Mental Effects of Sleep Deprivation (and How to Get Better Sleep)

by Bill Nguyen

The average American is notorious for being sleep-deprived. In fact, according to a report released by the Centers for Disease Control and Prevention, 1 in 3 Americans do not get sufficient sleep on a regular basis. Results were based on identifying a healthy sleep duration as seven or more hours per night. But what harm can missing a few hours of nightly winks cause? And what steps can one take to ensure a better night’s rest?

REM sleep is a phase of sleep in which one’s ability to learn and memorize is enhanced. When this period of rest is interrupted or not reached at all, one may experience faltered memory or impaired thinking. This may affect how one functions throughout the day and may stunt productivity, as the person is in a constant state of drowsiness. Effects of sleep-deprivation may also prove lethal. For example, a weary individual may drive comparably (and, in some cases, worse than) someone who is under the influence of alcohol. The National Highway Traffic Safety Administration marks driver fatigue as causing 100,000 motor vehicle accidents and 1,500 deaths every year.

But before solutions for achieving better sleep can be discussed, one must first address the factors contributing to bad sleep. Mental illness may play a paramount role in one’s inability to sleep. Individuals suffering from depression, anxiety, or ADHD may experience regular difficulty sleeping, inducing the aforementioned effects of sleep deprivation. However, a lack of sleep is commonly a result of an individual’s inability to maintain a regular and healthy sleep schedule, oftentimes due to a tight workload or poor time-management skills.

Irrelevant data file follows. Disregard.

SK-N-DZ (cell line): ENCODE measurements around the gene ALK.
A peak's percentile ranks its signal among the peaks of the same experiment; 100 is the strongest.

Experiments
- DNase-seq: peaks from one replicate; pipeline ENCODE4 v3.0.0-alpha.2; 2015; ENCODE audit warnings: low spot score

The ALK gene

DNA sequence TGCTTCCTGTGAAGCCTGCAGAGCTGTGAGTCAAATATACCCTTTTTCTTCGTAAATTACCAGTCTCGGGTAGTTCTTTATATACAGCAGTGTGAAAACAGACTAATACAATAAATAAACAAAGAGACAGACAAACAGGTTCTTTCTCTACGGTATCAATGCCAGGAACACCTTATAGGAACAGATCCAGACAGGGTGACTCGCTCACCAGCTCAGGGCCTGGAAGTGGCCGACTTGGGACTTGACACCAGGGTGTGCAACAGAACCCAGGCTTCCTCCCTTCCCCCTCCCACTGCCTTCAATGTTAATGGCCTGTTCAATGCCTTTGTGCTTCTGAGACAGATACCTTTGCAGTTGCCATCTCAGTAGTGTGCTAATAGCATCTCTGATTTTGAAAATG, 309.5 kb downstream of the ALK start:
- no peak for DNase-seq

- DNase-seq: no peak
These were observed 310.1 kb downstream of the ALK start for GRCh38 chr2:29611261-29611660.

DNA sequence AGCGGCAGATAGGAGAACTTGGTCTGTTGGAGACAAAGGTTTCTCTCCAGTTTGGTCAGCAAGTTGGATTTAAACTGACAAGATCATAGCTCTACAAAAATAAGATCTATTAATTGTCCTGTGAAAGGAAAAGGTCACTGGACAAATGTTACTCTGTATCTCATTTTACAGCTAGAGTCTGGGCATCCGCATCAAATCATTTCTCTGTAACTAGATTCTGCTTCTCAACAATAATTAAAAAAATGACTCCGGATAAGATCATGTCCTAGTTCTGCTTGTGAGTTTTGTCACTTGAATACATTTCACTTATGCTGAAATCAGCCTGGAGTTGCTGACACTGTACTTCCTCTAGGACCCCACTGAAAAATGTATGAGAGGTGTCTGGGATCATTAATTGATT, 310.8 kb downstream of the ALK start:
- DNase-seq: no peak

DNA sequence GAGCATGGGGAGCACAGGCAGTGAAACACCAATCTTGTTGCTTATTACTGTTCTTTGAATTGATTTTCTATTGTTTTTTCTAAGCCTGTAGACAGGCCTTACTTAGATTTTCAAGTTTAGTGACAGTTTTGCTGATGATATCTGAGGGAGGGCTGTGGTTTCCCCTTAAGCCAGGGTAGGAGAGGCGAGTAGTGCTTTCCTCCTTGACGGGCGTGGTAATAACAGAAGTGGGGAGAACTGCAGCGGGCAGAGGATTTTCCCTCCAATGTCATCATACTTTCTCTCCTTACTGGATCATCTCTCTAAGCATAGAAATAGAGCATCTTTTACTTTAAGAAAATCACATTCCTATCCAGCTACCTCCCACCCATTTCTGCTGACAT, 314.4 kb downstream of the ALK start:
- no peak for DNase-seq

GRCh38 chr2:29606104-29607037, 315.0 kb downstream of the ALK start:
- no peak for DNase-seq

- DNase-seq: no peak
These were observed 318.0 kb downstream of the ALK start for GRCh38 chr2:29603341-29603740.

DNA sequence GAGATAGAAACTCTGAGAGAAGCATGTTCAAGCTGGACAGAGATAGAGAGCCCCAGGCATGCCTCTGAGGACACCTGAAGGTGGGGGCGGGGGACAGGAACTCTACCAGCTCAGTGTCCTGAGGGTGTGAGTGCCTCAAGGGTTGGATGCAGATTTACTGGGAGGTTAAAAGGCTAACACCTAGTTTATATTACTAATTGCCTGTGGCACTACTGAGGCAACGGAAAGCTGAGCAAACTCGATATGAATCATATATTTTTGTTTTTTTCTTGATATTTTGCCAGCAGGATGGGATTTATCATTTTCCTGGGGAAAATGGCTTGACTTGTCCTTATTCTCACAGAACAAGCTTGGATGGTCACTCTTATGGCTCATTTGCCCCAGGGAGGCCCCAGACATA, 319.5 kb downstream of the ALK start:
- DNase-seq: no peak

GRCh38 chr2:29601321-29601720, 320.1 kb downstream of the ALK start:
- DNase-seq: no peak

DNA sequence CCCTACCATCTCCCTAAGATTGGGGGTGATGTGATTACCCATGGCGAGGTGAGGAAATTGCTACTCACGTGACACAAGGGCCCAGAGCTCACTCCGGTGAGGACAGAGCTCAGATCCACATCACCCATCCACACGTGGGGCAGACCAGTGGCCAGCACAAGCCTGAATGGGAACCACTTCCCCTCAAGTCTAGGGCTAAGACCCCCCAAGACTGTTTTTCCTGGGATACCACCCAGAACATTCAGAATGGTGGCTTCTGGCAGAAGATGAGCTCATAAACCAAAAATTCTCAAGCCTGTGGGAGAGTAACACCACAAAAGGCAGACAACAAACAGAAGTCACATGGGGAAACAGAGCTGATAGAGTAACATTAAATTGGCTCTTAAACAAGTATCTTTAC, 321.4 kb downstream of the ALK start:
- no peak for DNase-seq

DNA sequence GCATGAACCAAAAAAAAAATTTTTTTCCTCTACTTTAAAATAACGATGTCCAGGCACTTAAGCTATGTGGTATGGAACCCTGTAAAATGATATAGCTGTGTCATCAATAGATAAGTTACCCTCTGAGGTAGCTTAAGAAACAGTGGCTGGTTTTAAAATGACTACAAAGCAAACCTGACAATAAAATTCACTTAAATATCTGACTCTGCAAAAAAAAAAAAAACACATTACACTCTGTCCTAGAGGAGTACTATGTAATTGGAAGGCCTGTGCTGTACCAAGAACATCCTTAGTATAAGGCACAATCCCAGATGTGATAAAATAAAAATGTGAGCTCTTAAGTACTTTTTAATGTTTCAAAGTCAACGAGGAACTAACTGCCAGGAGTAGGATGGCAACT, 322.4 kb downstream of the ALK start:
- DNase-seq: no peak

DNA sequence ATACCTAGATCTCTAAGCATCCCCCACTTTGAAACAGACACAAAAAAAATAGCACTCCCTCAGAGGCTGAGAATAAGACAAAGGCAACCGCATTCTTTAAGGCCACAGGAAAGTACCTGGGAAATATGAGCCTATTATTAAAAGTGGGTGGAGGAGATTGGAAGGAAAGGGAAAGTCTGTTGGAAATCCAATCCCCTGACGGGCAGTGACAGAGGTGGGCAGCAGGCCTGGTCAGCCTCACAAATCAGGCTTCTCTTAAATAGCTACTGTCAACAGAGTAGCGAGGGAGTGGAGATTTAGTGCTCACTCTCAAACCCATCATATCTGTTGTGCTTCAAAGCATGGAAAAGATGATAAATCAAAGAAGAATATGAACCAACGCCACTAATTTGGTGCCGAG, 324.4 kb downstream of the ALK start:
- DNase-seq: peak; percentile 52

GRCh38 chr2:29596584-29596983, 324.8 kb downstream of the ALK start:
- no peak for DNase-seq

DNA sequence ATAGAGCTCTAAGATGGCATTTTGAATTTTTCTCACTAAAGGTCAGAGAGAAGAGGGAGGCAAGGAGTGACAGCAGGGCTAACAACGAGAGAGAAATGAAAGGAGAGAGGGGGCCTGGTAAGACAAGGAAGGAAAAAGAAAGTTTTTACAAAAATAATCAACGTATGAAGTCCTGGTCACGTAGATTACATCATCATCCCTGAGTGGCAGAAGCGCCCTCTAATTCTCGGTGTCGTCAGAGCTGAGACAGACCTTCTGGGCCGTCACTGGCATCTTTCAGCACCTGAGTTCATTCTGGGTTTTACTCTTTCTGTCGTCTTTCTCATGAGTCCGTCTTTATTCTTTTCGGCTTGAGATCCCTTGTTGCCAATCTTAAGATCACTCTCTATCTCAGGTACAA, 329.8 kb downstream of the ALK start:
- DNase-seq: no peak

So what can one do to ensure a good night’s rest and avoid the detriments of sleep fatigue? For starters, an individual can greatly reduce their intake of caffeine, alcohol, and nicotine before going to bed as the three substances are infamous for causing restlessness. Eliminating their consumption entirely would be ideal, but a significant reduction in consumption would serve as a viable alternative. For those suffering from anxiety or any form of restlessness, meditation can help clear the mind from intrusive thoughts and allow one to fall asleep comfortably. Furthermore, those with busy schedules or poor time-management skills can reflect upon their situation and create a schedule that will best allow for regular sleep. Exercise can also lead to better sleep as it causes one to fall asleep faster and with fewer interruptions. Additionally, the National Sleep Foundation offers a resource for improving sleep hygiene. However, for those struggling with serious mental disorders or cases of restlessness, medication may be necessary for allowing proper sleep.

Sleep is vital to preserving one’s mental wellbeing. In order to remain healthy and alert, one must aim for at least seven hours of sleep per night (although the exact number varies depending on the individual). An individual struggling from sleep deprivation must take time to thoroughly address their situation, identify steps that can be taken to ensure a better night’s rest, and consider seeking support from a medical professional or psychologist specializing in sleep psychology.

Sources and Further Readings:

Centers for Disease Control and Prevention Report

Harvard University Article on Sleep Deprivation

Lesser-Known Facts on Sleep

National Sleep Foundation Resource